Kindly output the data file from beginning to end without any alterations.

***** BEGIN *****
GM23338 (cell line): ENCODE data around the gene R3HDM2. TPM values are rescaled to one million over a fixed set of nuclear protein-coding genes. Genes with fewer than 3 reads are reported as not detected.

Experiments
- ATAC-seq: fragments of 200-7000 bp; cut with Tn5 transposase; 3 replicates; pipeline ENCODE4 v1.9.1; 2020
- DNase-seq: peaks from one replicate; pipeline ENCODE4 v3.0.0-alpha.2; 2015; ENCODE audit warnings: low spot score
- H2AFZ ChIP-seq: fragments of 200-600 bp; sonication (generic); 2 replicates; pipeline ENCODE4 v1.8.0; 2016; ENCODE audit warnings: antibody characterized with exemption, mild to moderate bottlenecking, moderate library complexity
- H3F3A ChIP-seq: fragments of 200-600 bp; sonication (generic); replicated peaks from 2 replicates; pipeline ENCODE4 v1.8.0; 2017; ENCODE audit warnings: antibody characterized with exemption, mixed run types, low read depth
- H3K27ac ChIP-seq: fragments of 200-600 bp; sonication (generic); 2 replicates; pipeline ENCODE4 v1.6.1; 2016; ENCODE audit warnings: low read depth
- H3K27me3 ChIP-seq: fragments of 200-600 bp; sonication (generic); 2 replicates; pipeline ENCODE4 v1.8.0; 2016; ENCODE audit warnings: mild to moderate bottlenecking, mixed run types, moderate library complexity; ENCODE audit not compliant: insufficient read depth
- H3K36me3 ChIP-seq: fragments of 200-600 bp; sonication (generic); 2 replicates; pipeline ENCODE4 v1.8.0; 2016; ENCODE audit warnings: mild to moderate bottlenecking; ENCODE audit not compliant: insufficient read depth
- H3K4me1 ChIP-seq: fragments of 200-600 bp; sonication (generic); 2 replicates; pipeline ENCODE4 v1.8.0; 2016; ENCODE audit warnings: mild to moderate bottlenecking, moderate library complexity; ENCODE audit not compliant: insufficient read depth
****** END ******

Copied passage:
GM23338 (cell line): ENCODE data around the gene R3HDM2. TPM values are rescaled to one million over a fixed set of nuclear protein-coding genes. Genes with fewer than 3 reads are reported as not detected.

Experiments
- ATAC-seq: fragments of 200-7000 bp; cut with Tn5 transposase; 3 replicates; pipeline ENCODE4 v1.9.1; 2020
- DNase-seq: peaks from one replicate; pipeline ENCODE4 v3.0.0-alpha.2; 2015; ENCODE audit warnings: low spot score
- H2AFZ ChIP-seq: fragments of 200-600 bp; sonication (generic); 2 replicates; pipeline ENCODE4 v1.8.0; 2016; ENCODE audit warnings: antibody characterized with exemption, mild to moderate bottlenecking, moderate library complexity
- H3F3A ChIP-seq: fragments of 200-600 bp; sonication (generic); replicated peaks from 2 replicates; pipeline ENCODE4 v1.8.0; 2017; ENCODE audit warnings: antibody characterized with exemption, mixed run types, low read depth
- H3K27ac ChIP-seq: fragments of 200-600 bp; sonication (generic); 2 replicates; pipeline ENCODE4 v1.6.1; 2016; ENCODE audit warnings: low read depth
- H3K27me3 ChIP-seq: fragments of 200-600 bp; sonication (generic); 2 replicates; pipeline ENCODE4 v1.8.0; 2016; ENCODE audit warnings: mild to moderate bottlenecking, mixed run types, moderate library complexity; ENCODE audit not compliant: insufficient read depth
- H3K36me3 ChIP-seq: fragments of 200-600 bp; sonication (generic); 2 replicates; pipeline ENCODE4 v1.8.0; 2016; ENCODE audit warnings: mild to moderate bottlenecking; ENCODE audit not compliant: insufficient read depth
- H3K4me1 ChIP-seq: fragments of 200-600 bp; sonication (generic); 2 replicates; pipeline ENCODE4 v1.8.0; 2016; ENCODE audit warnings: mild to moderate bottlenecking, moderate library complexity; ENCODE audit not compliant: insufficient read depth